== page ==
They were born out of the fire. They were born out of the sky. When the trees had embraced the world in red flames, when the days were still cold, and when the heavy and impermeable blanket of night was so dark that it made them want to cry. The giants had fallen asleep between the hills and the valleys, and they climbed those mountains. The magical and infinite beauty had lightened their souls and they thought that they had touched God. They observed the sun travel across the expansive earth and said their gracious thanks to it as they basked in its warm and comforting rays. They soaked up the water that fell from the clouds but were afraid when the angry sky lit up with purple and white streaks. They treated each day like it was a new one.
They had felt an indescribable, tremendous force coursing through their bodies and knew not to question it. And yet they understood that they were but a small fraction in one giant and awesome experience. They knew that something equally terrifying and exciting existed out there in the limitless unknown: something they knew they were too weak to deal with. So just as the ocean water breathes peacefully, they carried on with their lives. Eventually, all the little pieces came together and they built an empire. The fruits of their spoils blinded their eyes, rotted their hearts, and faded their souls. They turned into lonely monsters.
Today, we are born under the fluorescent sting of harsh chemicals and under the crushing weight of expectations and labels. The world becomes foreign to us as we trap ourselves inside boxes and as sit and breathe inside rooms that don’t have enough oxygen. We soak in information that is easy to believe. We refuse to think and thus we starve our brains. We do our best to make sense of all the flashing lights and evil machines that dominate our lives. The telephone wires and the hum of lightbulbs are blurred by our minds and forgotten. We go around using big and meaningless words in an attempt to validate ourselves, but really, we’re all just scared and confused children. We pretend to understand big ideas when it’s all just mindless filler: empty words to fill in empty space. The word is going to end: we worship that mantra but are too preoccupied with much more important things to really care. Giant industries blossom off of our desire to be liked. We paint our faces and wear clothing like money. The media placates our desire for instant gratification and feeds us spoonfuls of all the horrible things that are happening on this planet. We eat it up and believe it all. Philosophy is dying because so are we.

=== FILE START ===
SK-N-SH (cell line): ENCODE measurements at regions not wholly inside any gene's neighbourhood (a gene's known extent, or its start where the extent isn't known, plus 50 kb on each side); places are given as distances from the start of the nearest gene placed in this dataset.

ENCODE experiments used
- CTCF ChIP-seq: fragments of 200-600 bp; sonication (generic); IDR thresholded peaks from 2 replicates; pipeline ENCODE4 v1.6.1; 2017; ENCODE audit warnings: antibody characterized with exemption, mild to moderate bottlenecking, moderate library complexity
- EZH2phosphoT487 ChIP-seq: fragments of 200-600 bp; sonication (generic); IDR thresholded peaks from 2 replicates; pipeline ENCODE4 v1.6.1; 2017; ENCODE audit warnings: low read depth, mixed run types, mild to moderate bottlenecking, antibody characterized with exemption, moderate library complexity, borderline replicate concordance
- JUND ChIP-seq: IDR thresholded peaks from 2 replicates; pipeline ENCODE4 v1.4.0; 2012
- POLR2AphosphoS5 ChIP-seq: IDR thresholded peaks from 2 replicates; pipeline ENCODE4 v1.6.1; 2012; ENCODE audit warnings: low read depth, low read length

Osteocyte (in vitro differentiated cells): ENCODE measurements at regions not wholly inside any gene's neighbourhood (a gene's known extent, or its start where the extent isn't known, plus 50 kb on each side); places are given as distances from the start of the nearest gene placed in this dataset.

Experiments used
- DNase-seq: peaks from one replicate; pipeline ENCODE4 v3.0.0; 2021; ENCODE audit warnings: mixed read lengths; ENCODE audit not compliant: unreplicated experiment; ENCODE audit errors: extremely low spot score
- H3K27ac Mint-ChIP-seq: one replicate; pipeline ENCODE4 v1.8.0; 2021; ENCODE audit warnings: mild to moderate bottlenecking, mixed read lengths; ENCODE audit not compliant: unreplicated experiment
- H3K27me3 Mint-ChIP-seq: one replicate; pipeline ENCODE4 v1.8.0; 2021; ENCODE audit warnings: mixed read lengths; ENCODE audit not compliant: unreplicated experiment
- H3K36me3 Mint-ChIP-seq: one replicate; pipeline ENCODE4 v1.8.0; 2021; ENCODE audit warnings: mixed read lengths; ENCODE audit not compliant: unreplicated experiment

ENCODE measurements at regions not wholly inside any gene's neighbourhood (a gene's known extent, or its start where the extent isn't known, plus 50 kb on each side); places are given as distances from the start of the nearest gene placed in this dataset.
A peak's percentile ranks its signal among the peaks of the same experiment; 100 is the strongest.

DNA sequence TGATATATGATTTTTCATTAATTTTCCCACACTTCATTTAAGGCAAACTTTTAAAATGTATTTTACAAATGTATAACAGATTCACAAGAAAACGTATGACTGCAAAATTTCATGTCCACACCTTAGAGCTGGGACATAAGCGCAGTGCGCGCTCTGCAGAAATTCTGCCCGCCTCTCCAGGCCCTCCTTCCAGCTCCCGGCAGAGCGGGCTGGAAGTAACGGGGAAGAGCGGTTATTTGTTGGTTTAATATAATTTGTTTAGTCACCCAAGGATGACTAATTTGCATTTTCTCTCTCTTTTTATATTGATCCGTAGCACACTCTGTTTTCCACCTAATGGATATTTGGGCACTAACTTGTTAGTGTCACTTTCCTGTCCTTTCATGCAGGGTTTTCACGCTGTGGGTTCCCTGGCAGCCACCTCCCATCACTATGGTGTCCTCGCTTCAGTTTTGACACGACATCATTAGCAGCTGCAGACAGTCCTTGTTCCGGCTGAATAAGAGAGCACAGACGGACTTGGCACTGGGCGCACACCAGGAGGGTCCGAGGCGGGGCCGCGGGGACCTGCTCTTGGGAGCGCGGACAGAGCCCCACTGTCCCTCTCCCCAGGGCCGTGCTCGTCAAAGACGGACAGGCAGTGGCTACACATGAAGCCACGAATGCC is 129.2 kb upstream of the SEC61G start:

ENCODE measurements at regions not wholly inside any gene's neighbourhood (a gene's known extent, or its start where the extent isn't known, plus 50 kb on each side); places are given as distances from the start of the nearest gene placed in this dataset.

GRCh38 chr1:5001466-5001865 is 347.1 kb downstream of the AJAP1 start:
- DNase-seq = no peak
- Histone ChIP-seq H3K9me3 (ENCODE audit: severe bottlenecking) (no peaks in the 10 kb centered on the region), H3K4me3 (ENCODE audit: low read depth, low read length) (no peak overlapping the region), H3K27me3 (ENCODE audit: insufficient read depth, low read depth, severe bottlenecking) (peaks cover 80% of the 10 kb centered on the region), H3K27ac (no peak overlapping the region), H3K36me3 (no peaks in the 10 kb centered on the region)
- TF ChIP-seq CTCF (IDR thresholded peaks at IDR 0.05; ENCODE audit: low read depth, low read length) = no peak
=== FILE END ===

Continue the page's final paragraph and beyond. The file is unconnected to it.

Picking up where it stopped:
We live in a world ruled by the laws of thermodynamics. We live in a world were energy demands to be conserved. We live in a world ruled by entropy: we are constantly fighting the forces of disorder and randomness. We live in a universe that does not care about us. We live in a world where many more things can go wrong than they can go right. Yet, throughout the millennia, we’ve managed not to dissolve into the earth, we’ve managed to keep our civilization from crumbling and our bodies from falling apart. The whispers of doom will never stop threatening our empire, and our fundamental drive for excellence, which has already taken us this far, will never escape our bodies. It is the entropy of the mind that is the worst plague of them all. I don’t know how to think differently, but I do know that there has to be another way. Humans are too great for their minds to be this small.
Originally published on The Literati Mafia